This claim was rejected by the patent examiner, who cited as anticipations several patents showing, an offset in the flange, and forming an annular V-shaped space or trough between the flange and the can, which could receive the solder. Acquiescing in this rejection, the applicants, through their attorney, amended the specifications, and inserted the following, which now appears in the specifications of the granted patent:
"'Ve are aware of the fact that cans have been heretofore constructed with joints having a degree of similarity to ours; reference being had by way of example to that shown in patent No. 183,507, in which the edge of the body portion and the heads are beaded, while the edge of the head is flared outwardly to an angle to form a V groove for solder. We therefore limit our invention to the can constructed as shown and described, which is distinctivo in the following features: '.rhe body portion is straight from end to end. The portion of the flange near the ends of the body portion is of less diameter than the edge or marginal portion, and binds tightly with the straight body portion, and the portion of the flange having the greatest diameter is arranged parallel 'with the sides of the can in forming the trough to receive the solder. This construction and arrangement of parts of the can permits it to be easily and cheaply made; the heads being struck up in dies, and the peculiar form of flange securing, in connection with the solder, a strong joint, and good finish."
The original claim was canceled, and the claim of the granted patent hereinbefore quoted was substituted. It thus dearly appears that the patentees disclaimed as old the form of flange which, by its offset from the can body, formed a Vshaped trongh to receive the solder, and distinctly restricted their claim to the form which, at the bottom, fitted closely around and
parallel to the can, and then had an offset, and then was formed parallel to the can, resulting in an annular U-shaped trough for the solder, and not a V shape. The V-shaped was expressly disclaimed. The contention now made in behalf of the complainants, that the real invention was an annular trough of any shape, cannot be entertained. The patentee, not having appealed from the rejection of his original claim, is now irrevocably restricted to the limitations put upon his invention by the disclaimer in his amended specifications, and the withdrawal of his broad claim, and his acceptance of the narrow claim, as granted to him. Leggett v. Avery, 101 U. S. 256; Shepard v. Carrigan, 116 U. S. 593, 6 Sup. Ct. Rep. 493; Roemer v. Peddie, 132 U. S. 313, 10 Sup. Ct. Rep. 98; Caster Co. v. Spiegel, 133 U. S. 360, 10 Sup. Ct. Rep. 409; Dobson v. Lees, 137 U. S. 258, 11 Sup. Ct. Rep. 71. The proof shows that the can manufactured by the defendant has no such annular U-shaped trough as is described in the patent. The flanges of the tops and bottoms of defendant's cans are very nearly closely fitting, and parallel, without any offset at all, except that upon close examination, in some there is found, almost at the very edge of the flange, a slight flare away from the can. This almost imperceptible flare, the witnesses for the defendant testify, is not intentional, and is not desirable, and arises solely from the fact that in stamping out the circular ends, and turning up the flange by a drawing die, there results, in consequence of the crimping of the metal, this slight flare. This, if it is anything worth considering, forms a V-shaped annular trough, such as was disclaimed by the patentees. I think it is quite clear that there is no infringement. The bill must be dismissed.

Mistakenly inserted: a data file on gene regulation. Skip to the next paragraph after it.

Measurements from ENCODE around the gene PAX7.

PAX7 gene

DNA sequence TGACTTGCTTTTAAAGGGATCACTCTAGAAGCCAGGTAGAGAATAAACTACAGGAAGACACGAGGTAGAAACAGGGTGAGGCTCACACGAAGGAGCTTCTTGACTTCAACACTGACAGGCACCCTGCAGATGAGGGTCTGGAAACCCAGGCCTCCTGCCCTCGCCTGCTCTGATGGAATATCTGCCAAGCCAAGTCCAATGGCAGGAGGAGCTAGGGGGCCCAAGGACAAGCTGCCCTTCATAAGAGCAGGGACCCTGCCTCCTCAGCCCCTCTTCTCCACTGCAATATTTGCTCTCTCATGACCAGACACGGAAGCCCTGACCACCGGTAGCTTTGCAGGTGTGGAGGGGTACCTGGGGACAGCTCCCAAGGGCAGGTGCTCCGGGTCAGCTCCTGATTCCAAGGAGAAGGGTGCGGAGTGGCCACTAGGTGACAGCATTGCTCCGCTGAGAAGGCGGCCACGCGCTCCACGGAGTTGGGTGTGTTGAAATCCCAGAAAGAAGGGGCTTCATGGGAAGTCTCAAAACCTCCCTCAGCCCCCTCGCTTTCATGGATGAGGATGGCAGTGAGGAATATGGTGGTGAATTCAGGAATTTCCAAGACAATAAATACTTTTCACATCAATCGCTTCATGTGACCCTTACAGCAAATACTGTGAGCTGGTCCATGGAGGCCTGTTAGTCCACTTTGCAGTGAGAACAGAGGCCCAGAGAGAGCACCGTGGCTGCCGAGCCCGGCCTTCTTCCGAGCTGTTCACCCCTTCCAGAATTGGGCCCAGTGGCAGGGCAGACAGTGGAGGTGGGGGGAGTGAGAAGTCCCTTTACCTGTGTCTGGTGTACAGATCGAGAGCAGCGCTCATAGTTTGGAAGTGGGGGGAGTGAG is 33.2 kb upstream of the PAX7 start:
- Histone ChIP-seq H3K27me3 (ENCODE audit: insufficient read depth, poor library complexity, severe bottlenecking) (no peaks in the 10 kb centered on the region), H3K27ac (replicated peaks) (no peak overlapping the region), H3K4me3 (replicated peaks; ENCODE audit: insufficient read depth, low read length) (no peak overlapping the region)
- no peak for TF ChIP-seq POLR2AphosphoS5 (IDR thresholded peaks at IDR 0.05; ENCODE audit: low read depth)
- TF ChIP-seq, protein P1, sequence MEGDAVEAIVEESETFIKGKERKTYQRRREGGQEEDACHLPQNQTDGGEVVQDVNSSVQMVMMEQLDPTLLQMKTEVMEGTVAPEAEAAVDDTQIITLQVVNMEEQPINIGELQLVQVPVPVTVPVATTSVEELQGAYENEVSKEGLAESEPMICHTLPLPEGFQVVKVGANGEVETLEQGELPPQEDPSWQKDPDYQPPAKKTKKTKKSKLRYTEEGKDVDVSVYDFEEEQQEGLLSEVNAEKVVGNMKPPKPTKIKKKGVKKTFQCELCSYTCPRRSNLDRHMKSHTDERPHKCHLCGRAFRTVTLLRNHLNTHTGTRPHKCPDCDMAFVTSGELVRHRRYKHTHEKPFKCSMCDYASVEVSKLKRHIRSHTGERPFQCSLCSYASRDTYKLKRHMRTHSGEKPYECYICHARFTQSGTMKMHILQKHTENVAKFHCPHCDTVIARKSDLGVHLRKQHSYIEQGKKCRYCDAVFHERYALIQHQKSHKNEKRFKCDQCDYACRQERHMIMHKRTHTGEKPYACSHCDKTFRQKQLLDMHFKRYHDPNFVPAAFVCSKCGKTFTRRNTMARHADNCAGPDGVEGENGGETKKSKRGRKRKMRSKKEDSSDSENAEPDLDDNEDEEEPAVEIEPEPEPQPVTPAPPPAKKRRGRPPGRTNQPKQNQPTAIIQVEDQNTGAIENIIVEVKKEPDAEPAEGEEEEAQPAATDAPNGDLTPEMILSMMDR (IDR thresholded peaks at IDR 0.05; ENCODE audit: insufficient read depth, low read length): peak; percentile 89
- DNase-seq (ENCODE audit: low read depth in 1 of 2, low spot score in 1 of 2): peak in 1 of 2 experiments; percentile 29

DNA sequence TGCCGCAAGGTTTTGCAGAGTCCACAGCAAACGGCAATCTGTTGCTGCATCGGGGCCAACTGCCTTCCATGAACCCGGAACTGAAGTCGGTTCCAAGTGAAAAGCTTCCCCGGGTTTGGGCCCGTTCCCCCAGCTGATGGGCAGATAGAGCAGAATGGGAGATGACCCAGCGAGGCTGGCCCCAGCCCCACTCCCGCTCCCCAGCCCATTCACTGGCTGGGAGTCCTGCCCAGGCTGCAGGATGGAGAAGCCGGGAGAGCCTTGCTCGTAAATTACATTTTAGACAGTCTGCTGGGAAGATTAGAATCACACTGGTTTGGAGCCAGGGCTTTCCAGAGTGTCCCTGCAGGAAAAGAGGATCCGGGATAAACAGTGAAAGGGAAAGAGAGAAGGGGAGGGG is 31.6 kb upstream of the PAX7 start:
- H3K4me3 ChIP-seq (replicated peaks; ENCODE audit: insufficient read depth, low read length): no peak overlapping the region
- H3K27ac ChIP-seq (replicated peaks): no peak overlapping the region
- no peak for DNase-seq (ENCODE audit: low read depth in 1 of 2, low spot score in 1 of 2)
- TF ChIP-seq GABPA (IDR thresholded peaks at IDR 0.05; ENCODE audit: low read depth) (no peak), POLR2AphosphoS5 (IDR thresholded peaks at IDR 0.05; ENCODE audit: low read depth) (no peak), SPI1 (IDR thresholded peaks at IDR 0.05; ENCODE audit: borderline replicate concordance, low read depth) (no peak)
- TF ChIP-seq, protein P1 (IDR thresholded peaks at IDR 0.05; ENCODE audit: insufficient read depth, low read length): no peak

THE JOSEPH STICKNEY. LOWELL et al. v. THE JOSEPH STICKNEY. (Circuit Court of Appeals, Second Circuit. May 23, 1893.)
opinion can be formed of the merits, a decree the libel will be affirmed on the gronnd that libelants failed to establ1sh their case by a preponderance of evidence.
of fact depending upon testimony which is so conflicting that no safe
Where, in a collision case, the controversy turns wholly on questions
Appeal from the District Court of the United States for the Southern District of New York. In Admiralty. Libel by Lowell and others against the steam tug Joseph Stickney to recover for a collision resulting in damage to the schooner Harry White. The court below dismissed the libel. See 50 Fed. Rep. 624, where a full statement of the facts will be found in the opinion of Judge Brown. Libelants appeal. Affirmed. Eugene P. Carver, for appellants Lowell. Mr. Berrier, for appellee. Before WALLACE, LACOMBE, and SHIPMAN, Circuit Judges.